A software development life cycle (SDLC) is the conceptual framework describes all activities of a software development project from the planning stage to the maintenance stage. It is a process followed for a software project, within a software organization. It consists of a detailed plan describing how to develop, maintain, replace and alter or enhance specific software. The life cycle defines a methodology for improving the quality of software and the overall development process. SDLC offers a number of steps for the efficient design and development of a software product. The following steps are included in the SDLC structure:
- Requirement Gathering
- Feasibility Study
- System Analysis
- Software Design
- Operations & Maintenance
There are various models of software development lifecycle. Mainly software development lifecycle models are classified into two categories i.e. Predictive Model and Adaptive Model.
This SDLC model is defined as an approach which can be developed as per the plan, as well as the new project or information system. Predictive model is especially helpful because they offer a lot of structure to a project. Following are the few models of SDLC that fall under predictive SDLC Model:
- Waterfall Model
The first process model to be implemented was the waterfall model. The understanding and use of it is very easy. Each phase needs to be complemented in a waterfall model before the next phase can commence and the phase cannot overlap.
- Prototyping Model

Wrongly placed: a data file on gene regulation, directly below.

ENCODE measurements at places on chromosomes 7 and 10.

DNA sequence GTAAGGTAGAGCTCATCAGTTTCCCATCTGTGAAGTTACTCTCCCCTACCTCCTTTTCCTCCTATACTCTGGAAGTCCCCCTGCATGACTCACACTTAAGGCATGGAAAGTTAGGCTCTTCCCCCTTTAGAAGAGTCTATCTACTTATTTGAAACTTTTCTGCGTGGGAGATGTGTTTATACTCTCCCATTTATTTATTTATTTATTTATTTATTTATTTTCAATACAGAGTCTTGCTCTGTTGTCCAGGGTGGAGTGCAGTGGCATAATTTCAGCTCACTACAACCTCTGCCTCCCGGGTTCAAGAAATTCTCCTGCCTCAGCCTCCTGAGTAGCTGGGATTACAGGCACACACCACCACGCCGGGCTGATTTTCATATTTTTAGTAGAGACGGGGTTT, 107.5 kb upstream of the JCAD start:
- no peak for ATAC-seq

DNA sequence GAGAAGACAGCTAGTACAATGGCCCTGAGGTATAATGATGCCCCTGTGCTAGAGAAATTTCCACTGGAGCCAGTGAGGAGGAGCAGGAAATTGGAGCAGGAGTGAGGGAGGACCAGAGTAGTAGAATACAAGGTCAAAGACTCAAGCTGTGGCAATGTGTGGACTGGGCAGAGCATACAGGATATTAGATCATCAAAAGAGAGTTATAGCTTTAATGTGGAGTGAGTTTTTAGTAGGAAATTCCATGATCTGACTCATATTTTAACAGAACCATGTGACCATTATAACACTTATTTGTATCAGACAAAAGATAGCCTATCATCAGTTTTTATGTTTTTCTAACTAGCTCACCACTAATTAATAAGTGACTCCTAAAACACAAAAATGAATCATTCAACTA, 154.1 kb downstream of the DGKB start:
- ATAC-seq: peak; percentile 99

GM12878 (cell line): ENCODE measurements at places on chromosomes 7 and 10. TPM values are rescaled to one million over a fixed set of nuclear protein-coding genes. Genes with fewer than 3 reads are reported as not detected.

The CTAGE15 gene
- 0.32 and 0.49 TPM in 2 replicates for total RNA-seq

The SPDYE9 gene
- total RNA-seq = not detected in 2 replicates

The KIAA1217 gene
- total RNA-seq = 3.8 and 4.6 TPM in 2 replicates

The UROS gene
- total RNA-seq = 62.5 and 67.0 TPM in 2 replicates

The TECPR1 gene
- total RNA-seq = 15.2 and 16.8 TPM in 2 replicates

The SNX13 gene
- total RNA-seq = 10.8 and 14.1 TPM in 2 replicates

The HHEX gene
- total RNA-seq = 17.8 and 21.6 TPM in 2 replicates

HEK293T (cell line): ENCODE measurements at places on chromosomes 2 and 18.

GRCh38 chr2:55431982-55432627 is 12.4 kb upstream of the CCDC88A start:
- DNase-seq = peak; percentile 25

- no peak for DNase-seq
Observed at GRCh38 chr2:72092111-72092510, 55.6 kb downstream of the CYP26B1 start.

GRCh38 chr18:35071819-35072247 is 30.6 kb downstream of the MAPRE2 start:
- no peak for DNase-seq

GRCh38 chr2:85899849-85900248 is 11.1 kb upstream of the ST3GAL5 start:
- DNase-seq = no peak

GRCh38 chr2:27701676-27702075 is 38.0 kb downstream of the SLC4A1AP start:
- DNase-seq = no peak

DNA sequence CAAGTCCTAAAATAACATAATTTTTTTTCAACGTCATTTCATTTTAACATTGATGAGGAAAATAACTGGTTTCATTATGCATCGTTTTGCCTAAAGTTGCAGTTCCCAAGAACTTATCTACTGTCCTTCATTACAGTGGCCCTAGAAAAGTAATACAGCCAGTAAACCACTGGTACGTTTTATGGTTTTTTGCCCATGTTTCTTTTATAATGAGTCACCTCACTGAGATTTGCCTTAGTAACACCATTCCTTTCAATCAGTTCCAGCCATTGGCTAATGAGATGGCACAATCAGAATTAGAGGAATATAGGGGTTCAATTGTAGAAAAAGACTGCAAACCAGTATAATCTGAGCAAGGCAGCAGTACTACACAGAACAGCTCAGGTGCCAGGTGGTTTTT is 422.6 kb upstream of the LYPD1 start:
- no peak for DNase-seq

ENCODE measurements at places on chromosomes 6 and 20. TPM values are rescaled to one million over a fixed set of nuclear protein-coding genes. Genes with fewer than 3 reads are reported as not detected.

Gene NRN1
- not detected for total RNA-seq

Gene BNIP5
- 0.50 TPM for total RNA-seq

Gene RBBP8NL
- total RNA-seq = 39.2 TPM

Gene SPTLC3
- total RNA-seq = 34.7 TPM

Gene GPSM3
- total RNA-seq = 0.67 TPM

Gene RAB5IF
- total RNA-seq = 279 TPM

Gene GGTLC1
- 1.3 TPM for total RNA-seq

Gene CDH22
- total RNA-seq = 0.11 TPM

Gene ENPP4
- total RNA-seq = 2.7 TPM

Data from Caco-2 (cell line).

The prototyping model is software development lifecycle model in which a prototype is constructed, tested and then redesigned as needed, until the full system or product can lastly be created with an acceptable prototype. This model is best suited for situations where not all project specifications are fully known in advance.
- RAD Model
The RAD model is the Rapid Application Development model. It’s like a progressive model. The RAD model parallels parts or pieces, as if they were mini projects, are created. The innovations are time-boxed, supplied to a working prototype and then mounted.
Adaptive model is a direct output of the earlier agile development framework, Rapid Application Development. It is intended to allow teams, in light planning and continuous training, to adjust rapidly and efficiently to changing needs or market conditions by developing their product. The adaptive model strategy promotes team to evolve in three phases: speculate, collaborate and learn. Following are the few models of SDLC that fall under adaptive SDLC Model:
- Spiral Model
The spiral model for the risk management is one of the most significant software development lifecycle models. It looks like a spiral with many loops in its diagrammatic portrayal. The spiral model is a combination of waterfall model and iterative model.
- Agile Model
It is a mixture of iterative and incremental system designing focusing on system adaptability and customer satisfaction through fast delivery of operating software product. It breaks the product into tiny progressive structures. These structures can be found in iterations. Typically, every iteration lasts between one to three weeks.
- DSDM Model
Dynamic Systems Development Method is a flexible structure that deals with the whole life cycle of the venture and its company effect. Like the wider flexible philosophy, then DSDM provides an iterative strategy to the creation of software and this structure specifically says that “any initiative must be aligned to clearly defined strategic goals and focus upon early delivery of real benefits to the business.” The framework is based on four concepts: feasibility and business study, functional model and prototype iteration, design and build iteration, and implementation.